Migrating to Microsoft U-Mail’s Not-So-Micro Move to Microsoft Office


Kyle Skinner

U-Mail has recently changed its interface completely, teaming up with Microsoft Office to provide a nicer looking interface for University of California, Santa Barbara students. The new platform looks more like a professional email interface than the past one, but there is more than meets the eye to the new set up.

The U-Mail migration took place without losing students’ emails. All folders and emails were synchronized with the new interface. All Students and faculty were able to keep their email addresses and could log into Microsoft Office 365 using the same login password that they used for the old interface.

Mathew Dunham, a manager of the U-Mail services, said that although U-Mail has changed its interface to Microsoft,  “U-Mail is still U-Mail, and it will continue to be U-Mail. This is a change that a lot of higher education institutions have been making over the years.”

A committee named the Student E-Mail Governance Group, consisting of 120 University technical and business staff, graduate students and undergraduate students, was formed to test out different email platforms, one of which was Microsoft Office 365. Google was also in the running but wasn’t chosen by the group because of the large number of students already on Google’s Gmail.

“About one third of U-Mail users already forward their U-Mail messages to their Gmail accounts,” Dunham said.

The move to Google would cause confusion among people that already had Gmail addresses because they would have to keep up with their already existing account as well as their new “edu” Gmail account.

Not only would the move to Google have been a little confusing for Gmail users, but by having Microsoft partner up with the university, students will soon have access to the full features of Microsoft Word, Microsoft Powerpoint, and Microsoft Excel for free.

“Google has the Google Docs feature and Google Spreadsheet feature that don’t have all of the abilities that the Microsoft Office applications do,” said Dunham.

This migration to Microsoft benefits both the university and the students. Dunham stated “UC [Santa Barbara] is an educational institution, not an IP service. Microsoft was able to offer us a much richer service at a lower cost. Better service for students, with a better interface and an increase in storage.”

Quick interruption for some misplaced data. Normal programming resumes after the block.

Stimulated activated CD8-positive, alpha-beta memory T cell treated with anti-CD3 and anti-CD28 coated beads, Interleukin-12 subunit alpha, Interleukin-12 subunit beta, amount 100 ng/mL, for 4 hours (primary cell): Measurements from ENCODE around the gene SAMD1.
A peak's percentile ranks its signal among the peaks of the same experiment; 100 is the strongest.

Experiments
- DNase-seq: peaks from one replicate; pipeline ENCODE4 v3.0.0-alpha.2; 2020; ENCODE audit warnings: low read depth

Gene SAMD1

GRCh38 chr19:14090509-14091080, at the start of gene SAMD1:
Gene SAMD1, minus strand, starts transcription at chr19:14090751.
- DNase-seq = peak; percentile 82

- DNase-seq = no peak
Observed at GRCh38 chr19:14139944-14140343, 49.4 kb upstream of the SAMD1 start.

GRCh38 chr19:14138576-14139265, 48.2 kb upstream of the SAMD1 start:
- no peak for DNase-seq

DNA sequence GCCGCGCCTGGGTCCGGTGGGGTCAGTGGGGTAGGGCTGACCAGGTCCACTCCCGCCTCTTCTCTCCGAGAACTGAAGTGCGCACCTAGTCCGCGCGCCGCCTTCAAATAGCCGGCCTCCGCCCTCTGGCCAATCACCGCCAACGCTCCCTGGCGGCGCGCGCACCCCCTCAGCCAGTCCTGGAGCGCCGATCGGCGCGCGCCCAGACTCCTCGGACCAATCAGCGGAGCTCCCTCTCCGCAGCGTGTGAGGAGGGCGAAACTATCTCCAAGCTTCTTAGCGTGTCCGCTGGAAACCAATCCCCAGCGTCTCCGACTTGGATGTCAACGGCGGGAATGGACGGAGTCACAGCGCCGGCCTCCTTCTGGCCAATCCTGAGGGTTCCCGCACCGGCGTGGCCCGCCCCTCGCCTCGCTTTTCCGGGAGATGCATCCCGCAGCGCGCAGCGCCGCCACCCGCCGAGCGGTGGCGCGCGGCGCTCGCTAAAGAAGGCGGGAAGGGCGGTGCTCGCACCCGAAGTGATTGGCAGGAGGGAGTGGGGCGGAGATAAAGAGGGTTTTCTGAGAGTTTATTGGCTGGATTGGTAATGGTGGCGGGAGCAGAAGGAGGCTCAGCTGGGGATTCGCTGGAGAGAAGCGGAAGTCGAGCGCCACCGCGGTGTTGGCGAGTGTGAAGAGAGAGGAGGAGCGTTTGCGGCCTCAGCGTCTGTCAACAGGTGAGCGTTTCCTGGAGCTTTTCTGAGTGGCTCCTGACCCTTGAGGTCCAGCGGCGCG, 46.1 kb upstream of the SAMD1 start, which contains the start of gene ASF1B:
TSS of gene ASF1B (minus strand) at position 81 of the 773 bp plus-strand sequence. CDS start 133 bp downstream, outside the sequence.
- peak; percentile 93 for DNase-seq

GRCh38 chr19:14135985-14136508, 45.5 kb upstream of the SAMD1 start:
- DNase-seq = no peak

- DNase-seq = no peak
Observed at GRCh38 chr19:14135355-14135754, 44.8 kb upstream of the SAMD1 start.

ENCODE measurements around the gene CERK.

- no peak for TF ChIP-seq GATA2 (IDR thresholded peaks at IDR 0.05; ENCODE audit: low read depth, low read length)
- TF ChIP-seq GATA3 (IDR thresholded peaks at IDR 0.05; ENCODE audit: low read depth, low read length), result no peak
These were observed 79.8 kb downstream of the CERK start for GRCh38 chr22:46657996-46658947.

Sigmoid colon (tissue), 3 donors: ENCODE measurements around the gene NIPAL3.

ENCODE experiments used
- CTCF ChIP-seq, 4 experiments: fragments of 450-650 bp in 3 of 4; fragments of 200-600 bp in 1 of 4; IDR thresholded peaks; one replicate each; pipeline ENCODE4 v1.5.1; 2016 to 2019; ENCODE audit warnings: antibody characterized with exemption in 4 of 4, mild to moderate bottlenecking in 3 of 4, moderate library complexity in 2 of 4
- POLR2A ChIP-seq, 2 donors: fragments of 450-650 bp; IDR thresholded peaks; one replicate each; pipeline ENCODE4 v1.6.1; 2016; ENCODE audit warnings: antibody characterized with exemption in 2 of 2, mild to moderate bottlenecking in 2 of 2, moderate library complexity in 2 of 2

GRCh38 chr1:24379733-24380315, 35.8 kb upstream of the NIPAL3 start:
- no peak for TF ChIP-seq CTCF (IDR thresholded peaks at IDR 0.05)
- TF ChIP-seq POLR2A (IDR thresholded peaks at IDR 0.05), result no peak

Students now have access to 25 GB of storage, calendar features, and instant messaging.

There hasn’t been an official survey out for students to provide Dunham with feedback, but after the Student E-Mail Governance Group piloted the program for a few months, there was an overwhelming support for the move.

Students have had mixed reactions about the move.

“I’m not a huge fan of the new layout. The old one was simpler and it wasn’t bad so I don’t know why they changed it,” said Paige Archer, a first-year sociology major. When informed about the access to the Microsoft Office applications, she said, “That’s really cool and actually helpful. I didn’t know that was happening.”

Amanda Estep, a second-year biology major had a similar view, but she ended up liking the new interface.

“I was kind of shocked, since I was used to the old system,” said Estep. “The accessibility was a bit more difficult on the Microsoft interface at first, but I played around with it and now it makes even more sense than the last system did!”

Although this new interface may look different, U-Mail is the same system as before. As first-year anthropology major Eric Johnson put it, “It’s still U-Mail, easy to adapt to, just with a new look.”